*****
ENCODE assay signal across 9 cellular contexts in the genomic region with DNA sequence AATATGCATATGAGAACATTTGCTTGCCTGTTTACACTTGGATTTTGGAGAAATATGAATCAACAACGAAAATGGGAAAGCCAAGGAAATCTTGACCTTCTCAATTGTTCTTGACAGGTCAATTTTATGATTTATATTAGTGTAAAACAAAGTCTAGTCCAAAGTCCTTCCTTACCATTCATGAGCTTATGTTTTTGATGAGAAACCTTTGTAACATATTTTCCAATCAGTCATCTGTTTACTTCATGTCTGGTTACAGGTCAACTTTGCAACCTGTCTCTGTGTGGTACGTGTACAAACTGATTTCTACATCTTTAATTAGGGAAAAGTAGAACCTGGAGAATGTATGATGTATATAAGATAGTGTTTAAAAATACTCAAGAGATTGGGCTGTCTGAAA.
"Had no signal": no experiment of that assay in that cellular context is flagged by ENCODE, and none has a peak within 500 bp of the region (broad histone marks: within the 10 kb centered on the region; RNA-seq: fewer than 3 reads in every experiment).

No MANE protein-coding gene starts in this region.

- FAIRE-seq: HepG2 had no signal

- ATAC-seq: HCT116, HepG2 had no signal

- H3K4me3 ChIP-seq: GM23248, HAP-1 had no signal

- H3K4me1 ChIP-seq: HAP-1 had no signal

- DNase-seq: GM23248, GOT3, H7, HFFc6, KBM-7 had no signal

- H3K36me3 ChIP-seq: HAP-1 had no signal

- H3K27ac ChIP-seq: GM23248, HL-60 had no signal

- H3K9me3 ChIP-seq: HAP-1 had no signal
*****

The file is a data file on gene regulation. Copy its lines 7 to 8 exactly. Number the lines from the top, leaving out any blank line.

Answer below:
- H3K4me1 ChIP-seq: HAP-1 had no signal

- DNase-seq: GM23248, GOT3, H7, HFFc6, KBM-7 had no signal